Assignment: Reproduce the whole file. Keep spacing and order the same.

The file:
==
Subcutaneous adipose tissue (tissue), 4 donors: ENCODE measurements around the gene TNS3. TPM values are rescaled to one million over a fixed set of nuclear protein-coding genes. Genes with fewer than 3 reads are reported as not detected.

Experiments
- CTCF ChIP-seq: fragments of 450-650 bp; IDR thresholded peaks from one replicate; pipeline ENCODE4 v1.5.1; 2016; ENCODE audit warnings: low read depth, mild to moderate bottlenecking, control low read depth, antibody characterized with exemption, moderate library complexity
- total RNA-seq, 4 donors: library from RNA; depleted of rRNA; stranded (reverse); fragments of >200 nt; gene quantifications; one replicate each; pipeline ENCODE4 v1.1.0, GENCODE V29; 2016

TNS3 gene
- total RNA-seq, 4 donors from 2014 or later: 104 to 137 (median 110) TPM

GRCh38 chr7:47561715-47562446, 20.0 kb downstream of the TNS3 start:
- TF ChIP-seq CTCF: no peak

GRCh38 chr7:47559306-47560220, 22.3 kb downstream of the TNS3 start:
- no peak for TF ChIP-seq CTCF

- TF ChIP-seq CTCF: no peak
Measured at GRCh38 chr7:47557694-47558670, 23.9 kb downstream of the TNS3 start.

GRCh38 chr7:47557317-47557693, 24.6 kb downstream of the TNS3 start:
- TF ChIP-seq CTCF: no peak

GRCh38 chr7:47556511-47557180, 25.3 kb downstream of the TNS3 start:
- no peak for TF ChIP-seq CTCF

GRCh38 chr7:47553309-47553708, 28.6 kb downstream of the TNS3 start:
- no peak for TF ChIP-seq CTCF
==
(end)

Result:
Subcutaneous adipose tissue (tissue), 4 donors: ENCODE measurements around the gene TNS3. TPM values are rescaled to one million over a fixed set of nuclear protein-coding genes. Genes with fewer than 3 reads are reported as not detected.

Experiments
- CTCF ChIP-seq: fragments of 450-650 bp; IDR thresholded peaks from one replicate; pipeline ENCODE4 v1.5.1; 2016; ENCODE audit warnings: low read depth, mild to moderate bottlenecking, control low read depth, antibody characterized with exemption, moderate library complexity
- total RNA-seq, 4 donors: library from RNA; depleted of rRNA; stranded (reverse); fragments of >200 nt; gene quantifications; one replicate each; pipeline ENCODE4 v1.1.0, GENCODE V29; 2016

TNS3 gene
- total RNA-seq, 4 donors from 2014 or later: 104 to 137 (median 110) TPM

GRCh38 chr7:47561715-47562446, 20.0 kb downstream of the TNS3 start:
- TF ChIP-seq CTCF: no peak

GRCh38 chr7:47559306-47560220, 22.3 kb downstream of the TNS3 start:
- no peak for TF ChIP-seq CTCF

- TF ChIP-seq CTCF: no peak
Measured at GRCh38 chr7:47557694-47558670, 23.9 kb downstream of the TNS3 start.

GRCh38 chr7:47557317-47557693, 24.6 kb downstream of the TNS3 start:
- TF ChIP-seq CTCF: no peak

GRCh38 chr7:47556511-47557180, 25.3 kb downstream of the TNS3 start:
- no peak for TF ChIP-seq CTCF

GRCh38 chr7:47553309-47553708, 28.6 kb downstream of the TNS3 start:
- no peak for TF ChIP-seq CTCF